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Gen. David Petraeus was in Washington last night to accept the American Enterprise Institute’s Irving Kristol award. AEI has posted the speech online, and it offers a glimpse into the late 2005 through 2006 period, when he led a team from a wide range of backgrounds to develop to reshape the army around a series of principles that would manifest themselves in the surge in Iraq.
It’s a good talk, both as an historical capsule into how the surge strategy developed, but also as a study of how ideas are developed and can translate into action. “The truth is that ideas are all-important,” Petraeus quoted Kristol as observing over three decades ago. “The massive and seemingly-solid institutions of any society are always at the mercy of the ideas in the heads of the people who populate these institutions.”
Petreaus recounts that:
As I saw it then—and as I still see it now—there are four steps to institutional change. First, you have to get the big ideas right—you have to determine the right overarching concepts and intellectual underpinnings. Second, you have to communicate the big ideas effectively throughout the breadth and depth of the organization. Third, you have to oversee implementation of the big ideas—in this case, first at our combat training centers and then in actual operations. And fourth, and finally, you have to capture lessons from implementation of the big ideas, so that you can refine the overarching concepts and repeat the overall process.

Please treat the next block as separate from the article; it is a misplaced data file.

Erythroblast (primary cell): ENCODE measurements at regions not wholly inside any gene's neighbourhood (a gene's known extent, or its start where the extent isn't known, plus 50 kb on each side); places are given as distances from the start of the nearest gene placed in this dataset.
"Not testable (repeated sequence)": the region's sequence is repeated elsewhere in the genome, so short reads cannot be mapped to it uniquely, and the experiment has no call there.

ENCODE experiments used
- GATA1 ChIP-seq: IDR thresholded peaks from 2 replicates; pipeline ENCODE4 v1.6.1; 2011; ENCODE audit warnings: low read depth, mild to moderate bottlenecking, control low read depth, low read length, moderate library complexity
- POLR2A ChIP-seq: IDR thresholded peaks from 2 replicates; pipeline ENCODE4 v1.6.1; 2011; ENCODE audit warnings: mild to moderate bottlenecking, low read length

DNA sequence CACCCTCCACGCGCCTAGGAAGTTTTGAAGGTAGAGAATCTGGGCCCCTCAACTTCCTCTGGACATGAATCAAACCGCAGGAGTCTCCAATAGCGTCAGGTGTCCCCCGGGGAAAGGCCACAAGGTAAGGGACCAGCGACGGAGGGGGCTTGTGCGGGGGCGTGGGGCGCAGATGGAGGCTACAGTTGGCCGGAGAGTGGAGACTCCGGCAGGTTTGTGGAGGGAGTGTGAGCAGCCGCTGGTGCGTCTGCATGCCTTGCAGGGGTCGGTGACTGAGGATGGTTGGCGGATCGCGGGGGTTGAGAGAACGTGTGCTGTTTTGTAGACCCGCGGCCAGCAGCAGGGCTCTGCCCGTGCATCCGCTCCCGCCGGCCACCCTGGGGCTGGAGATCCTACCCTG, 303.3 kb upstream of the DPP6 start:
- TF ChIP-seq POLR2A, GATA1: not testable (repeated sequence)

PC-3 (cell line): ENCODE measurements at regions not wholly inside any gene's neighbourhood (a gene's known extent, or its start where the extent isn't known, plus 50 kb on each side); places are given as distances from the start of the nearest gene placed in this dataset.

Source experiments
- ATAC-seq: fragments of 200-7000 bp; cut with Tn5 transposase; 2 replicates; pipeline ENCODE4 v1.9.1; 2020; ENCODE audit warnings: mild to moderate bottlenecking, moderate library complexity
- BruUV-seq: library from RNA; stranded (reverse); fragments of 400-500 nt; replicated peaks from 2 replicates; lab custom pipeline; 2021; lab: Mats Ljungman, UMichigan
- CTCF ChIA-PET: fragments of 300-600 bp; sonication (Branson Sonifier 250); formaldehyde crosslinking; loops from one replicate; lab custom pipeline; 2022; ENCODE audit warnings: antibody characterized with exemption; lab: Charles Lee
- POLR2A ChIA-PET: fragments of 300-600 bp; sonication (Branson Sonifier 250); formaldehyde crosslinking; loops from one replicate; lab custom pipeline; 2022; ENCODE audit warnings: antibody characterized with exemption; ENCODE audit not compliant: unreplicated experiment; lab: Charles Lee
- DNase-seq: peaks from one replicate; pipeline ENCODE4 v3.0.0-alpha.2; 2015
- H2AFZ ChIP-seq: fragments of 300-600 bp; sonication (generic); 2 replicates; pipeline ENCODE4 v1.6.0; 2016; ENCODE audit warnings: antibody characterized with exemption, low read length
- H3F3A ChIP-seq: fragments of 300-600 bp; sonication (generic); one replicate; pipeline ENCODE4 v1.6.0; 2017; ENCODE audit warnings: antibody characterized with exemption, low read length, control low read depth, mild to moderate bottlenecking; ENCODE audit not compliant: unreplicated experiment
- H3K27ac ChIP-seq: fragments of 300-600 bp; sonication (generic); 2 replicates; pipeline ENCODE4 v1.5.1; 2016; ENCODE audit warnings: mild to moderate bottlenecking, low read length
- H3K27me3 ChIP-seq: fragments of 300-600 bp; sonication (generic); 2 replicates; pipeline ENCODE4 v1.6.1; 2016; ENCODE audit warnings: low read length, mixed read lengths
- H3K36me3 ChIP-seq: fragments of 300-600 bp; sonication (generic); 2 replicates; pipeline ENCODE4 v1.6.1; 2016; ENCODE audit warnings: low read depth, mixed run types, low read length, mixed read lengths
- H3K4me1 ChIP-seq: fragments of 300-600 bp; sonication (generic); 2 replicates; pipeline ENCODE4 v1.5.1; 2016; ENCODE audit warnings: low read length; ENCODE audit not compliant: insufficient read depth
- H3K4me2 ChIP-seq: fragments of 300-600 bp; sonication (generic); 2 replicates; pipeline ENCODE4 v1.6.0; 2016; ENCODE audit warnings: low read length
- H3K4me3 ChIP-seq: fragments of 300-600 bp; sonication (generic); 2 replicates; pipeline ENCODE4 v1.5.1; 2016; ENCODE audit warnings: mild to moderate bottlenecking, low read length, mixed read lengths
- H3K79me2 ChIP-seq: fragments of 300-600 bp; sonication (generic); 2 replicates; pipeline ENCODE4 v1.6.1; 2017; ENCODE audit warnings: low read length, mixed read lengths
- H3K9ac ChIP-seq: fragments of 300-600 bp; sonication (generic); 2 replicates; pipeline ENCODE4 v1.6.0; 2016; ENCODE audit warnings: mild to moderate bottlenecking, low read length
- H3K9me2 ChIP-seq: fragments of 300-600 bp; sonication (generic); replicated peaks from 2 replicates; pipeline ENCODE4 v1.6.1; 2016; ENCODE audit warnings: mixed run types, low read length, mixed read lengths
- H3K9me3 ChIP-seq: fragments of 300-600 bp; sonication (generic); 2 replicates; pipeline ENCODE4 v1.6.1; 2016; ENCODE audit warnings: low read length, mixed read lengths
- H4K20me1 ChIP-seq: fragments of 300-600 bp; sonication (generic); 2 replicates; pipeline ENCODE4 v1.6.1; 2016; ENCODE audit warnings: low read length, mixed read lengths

Meanwhile, Dave Weigel draws our attention to this quote at the end of the speech:
Our first president once captured very eloquently the feelings of those who serve our nation: “I was summoned by my country,” he said, “whose voice I can never hear but with veneration and love.”
I explored the prospect of a Petreaeus presidential run in the May issue of our print edition. You can read it here.
A man of faith in a godless age is hitting Americans where it hurts.
Mr. and Mrs. American Spectator Reader, let P.J. O’Rourke talk sense to your kids.
In Britain, defending your property can get you life.
It won’t take long for conservatives to scratch this presidential wannabe off their 2008 scorecard.
Was the President done in by the economy, or by the politics of the economy?